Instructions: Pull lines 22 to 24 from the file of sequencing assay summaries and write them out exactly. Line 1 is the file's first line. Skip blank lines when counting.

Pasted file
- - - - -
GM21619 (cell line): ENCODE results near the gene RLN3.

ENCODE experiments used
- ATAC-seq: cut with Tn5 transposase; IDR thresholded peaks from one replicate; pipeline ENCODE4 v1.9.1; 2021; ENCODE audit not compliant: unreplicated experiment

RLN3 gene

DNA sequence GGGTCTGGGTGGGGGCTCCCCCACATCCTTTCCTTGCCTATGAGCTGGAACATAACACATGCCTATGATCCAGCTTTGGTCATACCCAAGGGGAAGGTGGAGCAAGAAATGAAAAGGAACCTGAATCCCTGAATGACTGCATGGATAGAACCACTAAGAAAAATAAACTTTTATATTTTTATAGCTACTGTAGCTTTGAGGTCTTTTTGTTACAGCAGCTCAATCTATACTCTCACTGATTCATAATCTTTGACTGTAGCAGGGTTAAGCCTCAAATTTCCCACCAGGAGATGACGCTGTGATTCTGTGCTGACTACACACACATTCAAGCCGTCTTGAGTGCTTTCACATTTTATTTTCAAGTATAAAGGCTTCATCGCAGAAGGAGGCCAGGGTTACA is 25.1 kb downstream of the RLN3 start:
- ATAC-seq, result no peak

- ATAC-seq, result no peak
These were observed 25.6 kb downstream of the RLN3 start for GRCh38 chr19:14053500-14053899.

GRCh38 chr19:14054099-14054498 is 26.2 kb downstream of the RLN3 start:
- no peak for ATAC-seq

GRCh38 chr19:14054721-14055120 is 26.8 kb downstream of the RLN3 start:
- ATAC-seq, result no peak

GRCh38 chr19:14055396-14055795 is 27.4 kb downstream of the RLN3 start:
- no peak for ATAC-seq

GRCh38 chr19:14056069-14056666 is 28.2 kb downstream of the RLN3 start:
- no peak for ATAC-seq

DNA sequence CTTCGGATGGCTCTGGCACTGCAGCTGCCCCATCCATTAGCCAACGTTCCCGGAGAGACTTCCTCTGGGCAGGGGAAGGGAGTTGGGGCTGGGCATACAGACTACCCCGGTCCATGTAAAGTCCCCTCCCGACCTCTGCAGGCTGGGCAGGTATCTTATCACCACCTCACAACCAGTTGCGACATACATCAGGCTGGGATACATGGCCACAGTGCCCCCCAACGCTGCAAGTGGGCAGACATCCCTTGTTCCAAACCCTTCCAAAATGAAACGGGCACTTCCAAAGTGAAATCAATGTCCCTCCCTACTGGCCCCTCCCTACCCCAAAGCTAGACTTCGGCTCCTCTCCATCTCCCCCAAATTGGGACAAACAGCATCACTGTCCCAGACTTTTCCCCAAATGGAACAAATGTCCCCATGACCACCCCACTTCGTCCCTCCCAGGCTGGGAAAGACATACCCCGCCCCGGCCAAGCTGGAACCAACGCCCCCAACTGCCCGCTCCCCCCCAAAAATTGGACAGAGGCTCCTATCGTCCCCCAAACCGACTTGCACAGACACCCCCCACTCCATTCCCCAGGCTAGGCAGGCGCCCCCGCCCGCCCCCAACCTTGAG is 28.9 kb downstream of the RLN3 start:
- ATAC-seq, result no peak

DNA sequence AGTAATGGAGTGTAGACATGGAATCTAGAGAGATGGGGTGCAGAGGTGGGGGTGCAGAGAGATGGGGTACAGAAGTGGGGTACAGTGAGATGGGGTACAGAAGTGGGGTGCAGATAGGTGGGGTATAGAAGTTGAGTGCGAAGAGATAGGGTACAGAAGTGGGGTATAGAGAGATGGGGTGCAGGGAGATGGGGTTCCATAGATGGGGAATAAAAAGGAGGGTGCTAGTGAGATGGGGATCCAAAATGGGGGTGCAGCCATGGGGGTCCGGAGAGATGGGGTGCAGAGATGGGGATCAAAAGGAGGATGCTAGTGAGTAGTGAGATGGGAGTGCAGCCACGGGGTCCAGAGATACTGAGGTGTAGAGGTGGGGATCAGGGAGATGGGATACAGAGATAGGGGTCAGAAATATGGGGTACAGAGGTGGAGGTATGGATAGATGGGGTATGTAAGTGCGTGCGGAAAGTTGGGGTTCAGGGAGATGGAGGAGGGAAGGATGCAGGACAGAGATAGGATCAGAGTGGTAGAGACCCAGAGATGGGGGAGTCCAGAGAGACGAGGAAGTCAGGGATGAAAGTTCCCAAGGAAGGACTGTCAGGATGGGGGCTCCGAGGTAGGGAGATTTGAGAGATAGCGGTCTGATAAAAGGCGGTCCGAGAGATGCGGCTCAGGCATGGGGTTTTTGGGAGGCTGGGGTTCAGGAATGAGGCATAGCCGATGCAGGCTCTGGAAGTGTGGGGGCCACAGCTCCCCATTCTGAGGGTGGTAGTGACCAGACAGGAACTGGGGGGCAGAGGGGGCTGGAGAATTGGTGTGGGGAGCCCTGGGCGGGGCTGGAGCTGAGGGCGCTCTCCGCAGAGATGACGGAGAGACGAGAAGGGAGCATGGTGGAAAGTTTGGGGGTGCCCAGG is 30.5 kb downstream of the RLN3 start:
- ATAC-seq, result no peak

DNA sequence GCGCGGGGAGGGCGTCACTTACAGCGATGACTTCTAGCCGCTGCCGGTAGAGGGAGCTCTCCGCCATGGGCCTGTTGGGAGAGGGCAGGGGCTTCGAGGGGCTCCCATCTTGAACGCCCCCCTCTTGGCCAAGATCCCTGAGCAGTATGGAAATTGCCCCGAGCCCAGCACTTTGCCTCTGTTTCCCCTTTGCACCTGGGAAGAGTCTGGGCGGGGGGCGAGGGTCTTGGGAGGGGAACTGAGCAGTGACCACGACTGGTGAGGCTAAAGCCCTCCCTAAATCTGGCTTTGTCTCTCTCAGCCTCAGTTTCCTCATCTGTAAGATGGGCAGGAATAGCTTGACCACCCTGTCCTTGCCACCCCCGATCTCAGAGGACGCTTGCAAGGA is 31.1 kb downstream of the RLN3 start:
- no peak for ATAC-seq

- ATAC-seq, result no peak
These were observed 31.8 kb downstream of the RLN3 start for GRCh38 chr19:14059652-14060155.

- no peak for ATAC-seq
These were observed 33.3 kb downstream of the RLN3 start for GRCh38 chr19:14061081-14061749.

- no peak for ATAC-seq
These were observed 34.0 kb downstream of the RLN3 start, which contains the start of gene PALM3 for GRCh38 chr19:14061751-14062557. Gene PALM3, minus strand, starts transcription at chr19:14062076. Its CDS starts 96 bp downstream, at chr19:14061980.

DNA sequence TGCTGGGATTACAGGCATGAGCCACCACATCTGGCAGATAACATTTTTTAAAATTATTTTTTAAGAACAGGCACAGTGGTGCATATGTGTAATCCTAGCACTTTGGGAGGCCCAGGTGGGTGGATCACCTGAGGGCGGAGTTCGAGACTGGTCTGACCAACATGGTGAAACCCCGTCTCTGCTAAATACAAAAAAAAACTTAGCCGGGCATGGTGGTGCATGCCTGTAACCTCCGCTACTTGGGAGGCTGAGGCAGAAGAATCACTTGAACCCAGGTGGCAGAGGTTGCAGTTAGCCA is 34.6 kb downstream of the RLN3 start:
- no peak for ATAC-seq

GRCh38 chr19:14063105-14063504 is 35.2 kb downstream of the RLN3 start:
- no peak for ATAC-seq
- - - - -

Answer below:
- no peak for ATAC-seq

- ATAC-seq, result no peak
These were observed 31.8 kb downstream of the RLN3 start for GRCh38 chr19:14059652-14060155.